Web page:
A hush filled the room. Draco’s jaw dropped. So did a few others’.
“What!? Why is he lying?” Lily sounded perplexed.
Teddy shrugged. “It seemed like the right thing for Professor Longbottom to say. You know how close him and Uncle Harry are.”
Rose was shaking her head. “But how could he have seen something we didn’t?”
“Maybe he saw something that wasn’t there,” was Albus Severus’ contribution.
James wasn’t satisfied. “Or he saw the real murderer and thought it was Malfoy.”
“Ohhh!” The others’ eyes widened.
Neville was removed from the room at the behest of Professor McGonagall, whose glare had transformed into an almost maternal worry.
The surprise on Draco’s face was perhaps enough for Dumbledore to frown deeply in thought. He was taking all the known facts into consideration, and they were not adding up to the correct sum.
“We must comb the school for witnesses,” he told Mr. Filch. “Find anyone who could have seen or heard anything of importance. There are not many here, but perhaps one of them can be of assistance to us.”
Gradually, Dumbledore assigned each of the staff to a particular task, until there was no one left in the room except for himself, Draco, and Professor Snape. Draco kept his eyes on the floor, utterly uncertain as to what his fate would be. A night in the dungeons, alone? Quarantine in some forsaken corner of the castle? Banishment into the Forbidden Forest?
Dumbledore rose from his desk and began pacing the floor in front of the fireplace.
“I must admit that I do believe your story, Draco.” He paused to look towards Draco, but when he received no acknowledgement, he continued. “There are too many coincidences. Had you truly wanted to kill Harry, I think that you would not have been so easily caught red-handed.”
If it was meant to be a joke, it was not one that Draco found amusing at that particular moment.
But Dumbledore was speaking again. “The others, however, will not be so quickly swayed by your words. Therefore, I will give you the opportunity to prove yourself innocent of this crime.”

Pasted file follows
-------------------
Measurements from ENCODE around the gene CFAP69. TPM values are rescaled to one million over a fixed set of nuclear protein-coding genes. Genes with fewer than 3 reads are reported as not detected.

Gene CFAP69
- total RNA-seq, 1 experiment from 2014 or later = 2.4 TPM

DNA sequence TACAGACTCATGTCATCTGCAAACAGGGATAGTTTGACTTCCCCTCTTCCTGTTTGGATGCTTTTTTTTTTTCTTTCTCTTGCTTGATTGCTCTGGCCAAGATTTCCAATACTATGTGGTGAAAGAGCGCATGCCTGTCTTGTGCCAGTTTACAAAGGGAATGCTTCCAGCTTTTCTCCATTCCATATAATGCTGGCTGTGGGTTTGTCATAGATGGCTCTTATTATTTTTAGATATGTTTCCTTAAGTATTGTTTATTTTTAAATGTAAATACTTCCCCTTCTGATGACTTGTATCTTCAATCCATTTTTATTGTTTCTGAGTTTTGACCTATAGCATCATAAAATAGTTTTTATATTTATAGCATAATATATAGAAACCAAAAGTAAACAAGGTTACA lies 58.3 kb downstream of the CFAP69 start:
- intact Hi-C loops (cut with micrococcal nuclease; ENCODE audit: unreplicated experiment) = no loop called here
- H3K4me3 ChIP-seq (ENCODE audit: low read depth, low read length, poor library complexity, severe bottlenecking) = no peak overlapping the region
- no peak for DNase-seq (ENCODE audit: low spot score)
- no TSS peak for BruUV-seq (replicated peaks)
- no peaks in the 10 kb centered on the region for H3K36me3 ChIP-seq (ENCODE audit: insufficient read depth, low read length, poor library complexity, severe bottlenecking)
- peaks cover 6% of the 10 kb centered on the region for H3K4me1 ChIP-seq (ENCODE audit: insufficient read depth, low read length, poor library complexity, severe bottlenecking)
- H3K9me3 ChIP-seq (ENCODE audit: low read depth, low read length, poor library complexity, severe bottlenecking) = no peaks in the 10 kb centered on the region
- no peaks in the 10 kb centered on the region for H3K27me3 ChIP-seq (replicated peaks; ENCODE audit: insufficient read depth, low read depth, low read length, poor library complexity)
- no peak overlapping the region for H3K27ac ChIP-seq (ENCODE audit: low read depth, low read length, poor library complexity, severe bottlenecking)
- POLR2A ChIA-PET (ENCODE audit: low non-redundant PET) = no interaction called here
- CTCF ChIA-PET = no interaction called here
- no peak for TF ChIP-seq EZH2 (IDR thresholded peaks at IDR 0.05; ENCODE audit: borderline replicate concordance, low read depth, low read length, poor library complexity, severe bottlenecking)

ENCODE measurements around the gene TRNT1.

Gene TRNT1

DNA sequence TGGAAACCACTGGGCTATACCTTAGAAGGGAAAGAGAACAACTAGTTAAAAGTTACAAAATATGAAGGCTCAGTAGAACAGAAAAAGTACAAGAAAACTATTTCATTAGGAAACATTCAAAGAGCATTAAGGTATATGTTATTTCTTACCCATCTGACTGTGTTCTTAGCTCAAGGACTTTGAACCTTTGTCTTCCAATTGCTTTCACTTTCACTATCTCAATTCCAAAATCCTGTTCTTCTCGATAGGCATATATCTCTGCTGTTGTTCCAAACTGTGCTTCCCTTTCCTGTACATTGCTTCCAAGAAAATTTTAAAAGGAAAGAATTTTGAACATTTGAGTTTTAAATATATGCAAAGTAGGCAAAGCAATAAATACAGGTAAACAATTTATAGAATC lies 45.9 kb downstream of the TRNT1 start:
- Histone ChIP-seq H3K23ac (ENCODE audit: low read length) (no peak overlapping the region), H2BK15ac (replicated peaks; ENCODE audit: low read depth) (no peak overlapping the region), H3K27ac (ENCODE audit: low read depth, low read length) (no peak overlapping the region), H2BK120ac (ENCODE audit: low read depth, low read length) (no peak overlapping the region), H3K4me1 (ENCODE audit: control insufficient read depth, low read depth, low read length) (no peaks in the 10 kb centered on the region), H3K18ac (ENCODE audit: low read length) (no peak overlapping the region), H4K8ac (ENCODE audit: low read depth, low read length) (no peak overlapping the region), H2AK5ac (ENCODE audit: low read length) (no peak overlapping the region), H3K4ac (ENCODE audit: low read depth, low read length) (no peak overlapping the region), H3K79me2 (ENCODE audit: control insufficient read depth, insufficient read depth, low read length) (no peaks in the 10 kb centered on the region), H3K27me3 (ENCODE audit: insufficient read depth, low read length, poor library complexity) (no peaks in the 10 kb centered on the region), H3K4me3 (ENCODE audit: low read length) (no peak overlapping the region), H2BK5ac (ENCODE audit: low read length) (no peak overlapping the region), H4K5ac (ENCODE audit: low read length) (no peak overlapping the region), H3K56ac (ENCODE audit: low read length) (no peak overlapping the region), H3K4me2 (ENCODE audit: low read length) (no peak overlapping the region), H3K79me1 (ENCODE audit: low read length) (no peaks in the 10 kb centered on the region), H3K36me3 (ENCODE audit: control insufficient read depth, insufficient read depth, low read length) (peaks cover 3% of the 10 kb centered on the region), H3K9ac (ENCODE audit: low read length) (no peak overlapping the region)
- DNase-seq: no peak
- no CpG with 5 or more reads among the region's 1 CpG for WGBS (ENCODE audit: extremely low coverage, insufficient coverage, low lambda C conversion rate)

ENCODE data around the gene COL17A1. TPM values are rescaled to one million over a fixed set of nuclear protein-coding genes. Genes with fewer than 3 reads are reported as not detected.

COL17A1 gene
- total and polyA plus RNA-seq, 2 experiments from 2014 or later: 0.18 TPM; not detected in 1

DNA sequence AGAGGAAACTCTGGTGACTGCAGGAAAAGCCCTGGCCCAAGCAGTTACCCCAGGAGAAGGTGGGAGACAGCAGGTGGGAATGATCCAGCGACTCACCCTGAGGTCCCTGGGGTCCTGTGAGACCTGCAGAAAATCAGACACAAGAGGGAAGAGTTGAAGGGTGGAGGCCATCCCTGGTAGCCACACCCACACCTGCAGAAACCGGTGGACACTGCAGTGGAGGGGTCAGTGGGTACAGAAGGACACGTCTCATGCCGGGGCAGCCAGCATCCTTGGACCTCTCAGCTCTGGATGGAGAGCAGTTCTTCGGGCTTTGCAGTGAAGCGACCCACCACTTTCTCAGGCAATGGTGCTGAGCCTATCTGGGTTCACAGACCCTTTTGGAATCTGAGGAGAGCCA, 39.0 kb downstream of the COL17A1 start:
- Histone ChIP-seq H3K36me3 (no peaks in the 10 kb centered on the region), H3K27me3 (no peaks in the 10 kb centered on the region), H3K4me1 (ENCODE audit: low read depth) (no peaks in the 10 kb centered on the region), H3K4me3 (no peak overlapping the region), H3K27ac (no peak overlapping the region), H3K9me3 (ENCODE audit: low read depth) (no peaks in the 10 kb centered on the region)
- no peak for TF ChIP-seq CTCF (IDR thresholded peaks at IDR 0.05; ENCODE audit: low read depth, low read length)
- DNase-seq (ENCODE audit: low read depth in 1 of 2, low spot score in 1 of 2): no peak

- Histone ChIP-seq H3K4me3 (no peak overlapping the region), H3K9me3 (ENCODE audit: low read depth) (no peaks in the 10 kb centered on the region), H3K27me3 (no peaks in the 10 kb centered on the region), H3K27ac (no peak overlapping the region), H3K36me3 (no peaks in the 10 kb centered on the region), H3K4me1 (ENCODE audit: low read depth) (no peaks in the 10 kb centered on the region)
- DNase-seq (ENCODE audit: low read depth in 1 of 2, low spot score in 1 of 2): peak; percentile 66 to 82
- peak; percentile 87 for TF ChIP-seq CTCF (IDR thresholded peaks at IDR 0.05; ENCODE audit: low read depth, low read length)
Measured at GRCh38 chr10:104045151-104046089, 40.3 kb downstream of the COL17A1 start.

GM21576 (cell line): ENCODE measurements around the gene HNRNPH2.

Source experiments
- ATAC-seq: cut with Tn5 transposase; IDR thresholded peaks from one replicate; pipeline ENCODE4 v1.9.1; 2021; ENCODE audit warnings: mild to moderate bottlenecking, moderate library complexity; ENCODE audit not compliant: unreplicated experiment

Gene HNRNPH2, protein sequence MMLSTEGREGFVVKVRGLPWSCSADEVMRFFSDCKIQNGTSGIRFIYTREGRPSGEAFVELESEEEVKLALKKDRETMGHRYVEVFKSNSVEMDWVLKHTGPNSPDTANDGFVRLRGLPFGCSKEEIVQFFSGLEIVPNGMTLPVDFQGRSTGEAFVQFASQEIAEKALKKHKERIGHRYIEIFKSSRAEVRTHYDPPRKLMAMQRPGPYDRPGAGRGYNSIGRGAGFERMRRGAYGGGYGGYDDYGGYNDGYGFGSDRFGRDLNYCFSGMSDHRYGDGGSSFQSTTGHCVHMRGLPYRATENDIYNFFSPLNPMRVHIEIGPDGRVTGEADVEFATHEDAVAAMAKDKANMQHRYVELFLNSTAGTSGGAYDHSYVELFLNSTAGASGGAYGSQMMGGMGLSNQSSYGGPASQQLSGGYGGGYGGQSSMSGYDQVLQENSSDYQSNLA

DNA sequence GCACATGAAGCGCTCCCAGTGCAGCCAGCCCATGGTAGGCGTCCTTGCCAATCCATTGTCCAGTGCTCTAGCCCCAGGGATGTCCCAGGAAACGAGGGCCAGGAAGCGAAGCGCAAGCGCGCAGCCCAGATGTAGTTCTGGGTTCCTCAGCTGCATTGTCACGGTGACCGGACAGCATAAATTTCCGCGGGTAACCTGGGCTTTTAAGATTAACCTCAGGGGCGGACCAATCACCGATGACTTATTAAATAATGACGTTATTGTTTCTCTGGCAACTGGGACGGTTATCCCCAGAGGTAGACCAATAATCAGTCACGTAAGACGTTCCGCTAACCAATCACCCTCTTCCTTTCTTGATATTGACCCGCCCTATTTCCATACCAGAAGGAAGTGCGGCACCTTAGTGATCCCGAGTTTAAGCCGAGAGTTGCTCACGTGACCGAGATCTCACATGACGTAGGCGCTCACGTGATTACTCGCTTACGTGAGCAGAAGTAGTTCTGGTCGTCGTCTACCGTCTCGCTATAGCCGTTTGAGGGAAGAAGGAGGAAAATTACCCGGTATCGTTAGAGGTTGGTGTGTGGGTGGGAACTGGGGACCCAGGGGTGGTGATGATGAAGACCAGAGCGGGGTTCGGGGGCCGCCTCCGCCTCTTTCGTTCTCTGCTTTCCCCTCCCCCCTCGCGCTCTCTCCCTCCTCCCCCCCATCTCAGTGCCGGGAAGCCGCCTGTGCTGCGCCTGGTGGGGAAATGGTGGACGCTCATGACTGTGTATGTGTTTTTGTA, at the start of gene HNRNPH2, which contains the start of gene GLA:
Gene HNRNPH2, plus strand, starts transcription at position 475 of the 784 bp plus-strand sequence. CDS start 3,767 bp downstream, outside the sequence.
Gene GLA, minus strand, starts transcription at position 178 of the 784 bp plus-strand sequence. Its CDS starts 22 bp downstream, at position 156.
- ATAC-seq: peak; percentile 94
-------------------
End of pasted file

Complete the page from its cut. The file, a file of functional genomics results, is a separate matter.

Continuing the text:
Draco blinked, finally looking up at the Headmaster. “But sir, why would any of them let me prove myself? They looked awful happy to be laying it on me.”
Oh yes, lay on the sympathy card, his mind grumbled at him. Let them remember how much of a prick you really are, and then see how much they’re willing to believe your stories. Wait! They weren’t stories, they were truth! And that made it... worse. Malfoys and truth never went together very well. No honest wizard could ever make a decent pound.
Snape stepped out of the shadows, a regular vampire. “Excuse me for intruding, Headmaster, but perhaps if Malfoy were to have some... assistance in this particular task, the others may judge it a wiser action than allowing a possible murderer to run loose in the school.”
Draco, who was hardly sure of Snape at the best of times, was certainly unsure of him now. Was there suspicion in his expression? A distaste of the crudities of life? A relief that Potter was dead which could never be revealed? The face was devoid of all things, as it often was. Draco found nothing there which could attest to any hint that Snape believed him.
“And what do you recommend, Severus?” the Headmaster asked, halting to look directly at Snape. “Are you volunteering yourself for this position of... assistant?” There was a small spark of light in his eyes.